A COUNCIL whistleblower has vowed to starve herself to death in protest at a massive legal bill which would force her family out of their home.
Theresa Sives has been on hunger strike for 11 days and lost a stone after her former employers at East Lothian Council decided to go to court to seize £200,000.
The 57-year-old was sacked by the council after claiming money for treating drug addicts was being siphoned off to other projects.
Mrs Sives then lost an employment tribunal, the cost of which the council is demanding from her.
The grandmother of four said yesterday she would “rather die” than be forced to sell the home she shares with her family in Musselburgh, East Lothian.
She added: “Eventually this happens to all whistleblowers.”
Mrs Sives, who has eaten no solid food since March 30, posts a regular hunger strike diary on YouTube in which she urges supporters to sign a petition and argues her cause.
The dispute started when she was working as a £31,000-a-year project manager helping drug addicts find work.
But after she claimed there had been mismanagement of funds, she was eventually sacked for gross misconduct in 2013.
A subsequent employment tribunal case was thrown out following a 19-month battle.
A court case due to be heard later this month will decide whether or not to grant East Lothian’s costs application.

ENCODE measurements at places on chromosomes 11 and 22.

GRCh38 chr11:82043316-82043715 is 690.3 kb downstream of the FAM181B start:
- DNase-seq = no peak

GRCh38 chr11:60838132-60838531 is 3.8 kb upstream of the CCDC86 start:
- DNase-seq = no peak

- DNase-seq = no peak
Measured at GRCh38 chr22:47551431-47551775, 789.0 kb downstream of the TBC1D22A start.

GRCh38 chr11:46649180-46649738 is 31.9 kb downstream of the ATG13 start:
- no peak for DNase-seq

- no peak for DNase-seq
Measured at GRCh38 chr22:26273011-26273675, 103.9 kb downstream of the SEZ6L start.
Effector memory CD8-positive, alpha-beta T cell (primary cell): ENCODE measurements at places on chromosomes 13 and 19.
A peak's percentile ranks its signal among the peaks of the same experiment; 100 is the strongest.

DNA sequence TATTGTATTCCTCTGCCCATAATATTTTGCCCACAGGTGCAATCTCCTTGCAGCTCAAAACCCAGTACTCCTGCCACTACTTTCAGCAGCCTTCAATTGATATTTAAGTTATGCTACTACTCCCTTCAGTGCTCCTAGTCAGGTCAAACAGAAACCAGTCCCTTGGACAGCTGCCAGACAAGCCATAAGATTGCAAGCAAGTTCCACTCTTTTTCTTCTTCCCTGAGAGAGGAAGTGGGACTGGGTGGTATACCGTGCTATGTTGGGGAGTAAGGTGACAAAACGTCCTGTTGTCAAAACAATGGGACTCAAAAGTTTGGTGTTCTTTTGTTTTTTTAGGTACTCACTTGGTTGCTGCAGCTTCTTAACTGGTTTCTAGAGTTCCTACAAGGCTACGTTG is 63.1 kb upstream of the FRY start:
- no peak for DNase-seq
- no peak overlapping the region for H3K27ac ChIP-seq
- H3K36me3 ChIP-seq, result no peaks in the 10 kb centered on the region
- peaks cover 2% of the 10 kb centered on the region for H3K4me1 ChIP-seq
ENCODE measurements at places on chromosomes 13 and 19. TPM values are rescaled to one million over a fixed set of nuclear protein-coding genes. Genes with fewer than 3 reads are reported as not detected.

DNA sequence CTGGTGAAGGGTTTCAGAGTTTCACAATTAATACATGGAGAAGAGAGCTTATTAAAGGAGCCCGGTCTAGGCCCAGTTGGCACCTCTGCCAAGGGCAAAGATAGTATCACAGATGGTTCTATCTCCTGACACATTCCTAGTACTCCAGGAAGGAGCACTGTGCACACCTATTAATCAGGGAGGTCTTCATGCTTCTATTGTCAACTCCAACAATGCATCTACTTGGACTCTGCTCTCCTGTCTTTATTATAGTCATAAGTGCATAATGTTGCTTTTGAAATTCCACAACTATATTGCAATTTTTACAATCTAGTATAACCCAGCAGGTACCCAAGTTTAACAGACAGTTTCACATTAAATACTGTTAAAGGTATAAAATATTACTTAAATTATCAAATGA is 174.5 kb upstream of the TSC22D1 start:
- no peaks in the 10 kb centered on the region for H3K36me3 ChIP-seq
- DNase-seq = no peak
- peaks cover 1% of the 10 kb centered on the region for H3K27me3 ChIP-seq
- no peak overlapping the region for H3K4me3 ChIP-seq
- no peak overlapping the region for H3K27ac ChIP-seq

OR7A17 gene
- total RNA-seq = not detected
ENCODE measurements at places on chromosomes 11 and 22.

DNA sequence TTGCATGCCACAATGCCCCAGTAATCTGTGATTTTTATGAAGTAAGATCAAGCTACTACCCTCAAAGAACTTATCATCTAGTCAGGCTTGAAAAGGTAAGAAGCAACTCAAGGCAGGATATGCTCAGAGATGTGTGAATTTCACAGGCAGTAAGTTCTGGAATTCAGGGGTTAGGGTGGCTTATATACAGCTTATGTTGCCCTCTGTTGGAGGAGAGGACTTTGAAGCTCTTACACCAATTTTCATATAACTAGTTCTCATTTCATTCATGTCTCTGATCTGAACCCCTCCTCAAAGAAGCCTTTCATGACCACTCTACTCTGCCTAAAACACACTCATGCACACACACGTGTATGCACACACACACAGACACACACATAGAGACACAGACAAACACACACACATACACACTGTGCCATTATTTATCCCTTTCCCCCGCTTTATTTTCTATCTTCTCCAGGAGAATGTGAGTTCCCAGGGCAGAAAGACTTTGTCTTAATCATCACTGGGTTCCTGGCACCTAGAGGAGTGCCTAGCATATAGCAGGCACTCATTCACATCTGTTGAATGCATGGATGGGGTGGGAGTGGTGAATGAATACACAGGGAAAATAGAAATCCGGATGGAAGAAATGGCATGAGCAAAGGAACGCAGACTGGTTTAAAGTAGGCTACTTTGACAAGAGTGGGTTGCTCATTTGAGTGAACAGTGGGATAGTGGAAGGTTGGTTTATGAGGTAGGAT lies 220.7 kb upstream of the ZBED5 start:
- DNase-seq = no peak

Asked if she is willing to die for her cause, Mrs Sives said: “Yes. Absolutely”.
She continued: “I would rather die than lose our house to the council.
“We’ve lived here for 30 years – there is no way we will leave our home for anyone.”
She said about her family: “They are trying to back me but they are not happy with the situation.
“I feel it is my fault. I can’t let it go.
“There is nothing else I can do. I’ve tried. There is no other course of action left.”
She added: “I’m really, really tired. Sore all over. It changes day to day.
“Some days I find myself looking at magazine pictures of food. Some days you’re just tired.
“I’ve lost about a stone.”
He hunger strike, which started at 7am on March 30, will only end “if they drop the claim for costs and come to a negotiated settlement”.
She also want more protection in law for whistleblowers adding: “I can’t believe people all over the UK have been treated like this.”
Mrs Sives alleged to her bosses that grants from the Big Lottery and East Lothian Drugs and Alcohol Partnership did not appear directly in her projects account.
She claimed money instead went into a museum fund and was “siphoned off to a different project to cover something completely different”.
She added: “It wasn’t going where it was supposed to have.”
After raising concerns she says she was moved from the project and eventually sacked altogether.
A council spokeswoman said: “East Lothian Council thoroughly investigated Ms Sives’ allegations as part of a disciplinary process but could find no evidence for her claims.
“Following an appeal hearing Ms Sives then took her claims to an employment tribunal who dismissed her case and awarded costs to the council.
“The legal action over a period of years has amounted to significant public costs which East Lothian Council is now seeking to recover as it would in any other action.”